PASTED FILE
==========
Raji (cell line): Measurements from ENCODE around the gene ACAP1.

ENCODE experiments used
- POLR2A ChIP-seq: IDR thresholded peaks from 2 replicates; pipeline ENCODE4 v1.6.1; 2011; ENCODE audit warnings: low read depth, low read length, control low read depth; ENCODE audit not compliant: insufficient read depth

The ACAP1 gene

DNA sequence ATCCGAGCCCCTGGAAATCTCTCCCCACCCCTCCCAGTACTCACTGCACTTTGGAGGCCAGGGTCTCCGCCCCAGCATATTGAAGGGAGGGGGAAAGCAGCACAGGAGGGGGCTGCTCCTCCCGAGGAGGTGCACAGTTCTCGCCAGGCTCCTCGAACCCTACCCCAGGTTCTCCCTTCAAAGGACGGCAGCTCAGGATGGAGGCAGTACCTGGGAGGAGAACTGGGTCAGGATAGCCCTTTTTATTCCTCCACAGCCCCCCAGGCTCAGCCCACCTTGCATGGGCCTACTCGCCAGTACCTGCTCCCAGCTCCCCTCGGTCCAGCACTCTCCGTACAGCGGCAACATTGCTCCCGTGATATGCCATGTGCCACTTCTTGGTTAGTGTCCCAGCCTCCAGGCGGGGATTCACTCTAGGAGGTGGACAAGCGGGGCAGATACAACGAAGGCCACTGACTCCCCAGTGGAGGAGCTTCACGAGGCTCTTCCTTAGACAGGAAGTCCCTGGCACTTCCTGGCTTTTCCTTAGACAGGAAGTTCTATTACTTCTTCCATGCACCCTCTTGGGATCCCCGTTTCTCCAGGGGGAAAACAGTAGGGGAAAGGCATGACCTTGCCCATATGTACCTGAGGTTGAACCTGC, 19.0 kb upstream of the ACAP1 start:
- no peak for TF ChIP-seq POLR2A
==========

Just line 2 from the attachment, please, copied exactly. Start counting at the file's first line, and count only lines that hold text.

ENCODE experiments used